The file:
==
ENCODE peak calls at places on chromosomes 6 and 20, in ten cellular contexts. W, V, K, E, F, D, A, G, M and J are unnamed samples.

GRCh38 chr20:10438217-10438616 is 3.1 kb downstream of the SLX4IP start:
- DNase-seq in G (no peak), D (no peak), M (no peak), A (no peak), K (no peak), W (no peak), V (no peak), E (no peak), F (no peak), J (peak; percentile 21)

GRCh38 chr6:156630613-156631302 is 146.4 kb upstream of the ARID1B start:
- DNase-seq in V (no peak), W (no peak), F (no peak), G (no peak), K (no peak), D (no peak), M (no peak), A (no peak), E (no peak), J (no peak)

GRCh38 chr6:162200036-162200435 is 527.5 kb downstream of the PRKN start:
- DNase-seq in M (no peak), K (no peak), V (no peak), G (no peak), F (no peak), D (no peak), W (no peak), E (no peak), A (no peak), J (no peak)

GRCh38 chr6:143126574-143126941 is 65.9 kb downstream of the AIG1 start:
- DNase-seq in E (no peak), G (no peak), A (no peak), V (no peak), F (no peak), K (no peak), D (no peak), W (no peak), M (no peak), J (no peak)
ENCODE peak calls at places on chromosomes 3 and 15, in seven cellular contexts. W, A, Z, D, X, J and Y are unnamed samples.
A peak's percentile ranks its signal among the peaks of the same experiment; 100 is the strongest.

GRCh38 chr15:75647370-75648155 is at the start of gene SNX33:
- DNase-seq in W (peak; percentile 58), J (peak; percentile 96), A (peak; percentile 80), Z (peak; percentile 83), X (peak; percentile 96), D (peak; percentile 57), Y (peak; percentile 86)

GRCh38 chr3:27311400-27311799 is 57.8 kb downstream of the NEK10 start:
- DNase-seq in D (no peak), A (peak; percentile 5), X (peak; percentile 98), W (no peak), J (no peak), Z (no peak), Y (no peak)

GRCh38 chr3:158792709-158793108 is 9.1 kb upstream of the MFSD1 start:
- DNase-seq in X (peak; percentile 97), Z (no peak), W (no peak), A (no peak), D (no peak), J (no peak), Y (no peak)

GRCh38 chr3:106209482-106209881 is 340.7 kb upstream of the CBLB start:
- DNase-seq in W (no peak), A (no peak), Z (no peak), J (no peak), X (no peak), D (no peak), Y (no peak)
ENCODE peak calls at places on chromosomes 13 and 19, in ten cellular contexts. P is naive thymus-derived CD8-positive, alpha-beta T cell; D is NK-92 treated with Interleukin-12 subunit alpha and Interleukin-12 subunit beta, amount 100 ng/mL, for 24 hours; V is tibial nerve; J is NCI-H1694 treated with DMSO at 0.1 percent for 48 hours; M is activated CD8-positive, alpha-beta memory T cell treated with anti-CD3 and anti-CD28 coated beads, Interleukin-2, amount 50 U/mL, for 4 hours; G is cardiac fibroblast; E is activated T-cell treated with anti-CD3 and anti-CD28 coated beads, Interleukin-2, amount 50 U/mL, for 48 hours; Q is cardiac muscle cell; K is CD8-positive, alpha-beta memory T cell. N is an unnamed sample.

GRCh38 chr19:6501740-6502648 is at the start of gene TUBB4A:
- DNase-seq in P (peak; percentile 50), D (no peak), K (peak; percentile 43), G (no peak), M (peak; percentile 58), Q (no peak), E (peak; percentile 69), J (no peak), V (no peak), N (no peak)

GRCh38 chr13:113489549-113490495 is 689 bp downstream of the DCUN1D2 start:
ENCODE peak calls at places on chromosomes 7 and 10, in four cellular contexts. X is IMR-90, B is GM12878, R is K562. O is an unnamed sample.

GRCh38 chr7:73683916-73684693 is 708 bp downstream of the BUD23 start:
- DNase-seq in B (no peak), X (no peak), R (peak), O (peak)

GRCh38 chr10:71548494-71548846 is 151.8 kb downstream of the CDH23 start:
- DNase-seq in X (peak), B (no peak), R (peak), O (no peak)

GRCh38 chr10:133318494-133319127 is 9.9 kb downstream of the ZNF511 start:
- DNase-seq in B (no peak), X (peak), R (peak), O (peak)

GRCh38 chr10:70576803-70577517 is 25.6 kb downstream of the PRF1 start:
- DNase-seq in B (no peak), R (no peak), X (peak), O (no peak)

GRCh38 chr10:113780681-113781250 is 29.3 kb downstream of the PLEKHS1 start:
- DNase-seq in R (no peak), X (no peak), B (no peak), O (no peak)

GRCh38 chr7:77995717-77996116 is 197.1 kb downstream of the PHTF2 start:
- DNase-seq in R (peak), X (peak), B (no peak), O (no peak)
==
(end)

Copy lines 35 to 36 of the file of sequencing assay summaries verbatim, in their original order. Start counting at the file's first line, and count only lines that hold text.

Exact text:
GRCh38 chr7:77995717-77996116 is 197.1 kb downstream of the PHTF2 start:
- DNase-seq in R (peak), X (peak), B (no peak), O (no peak)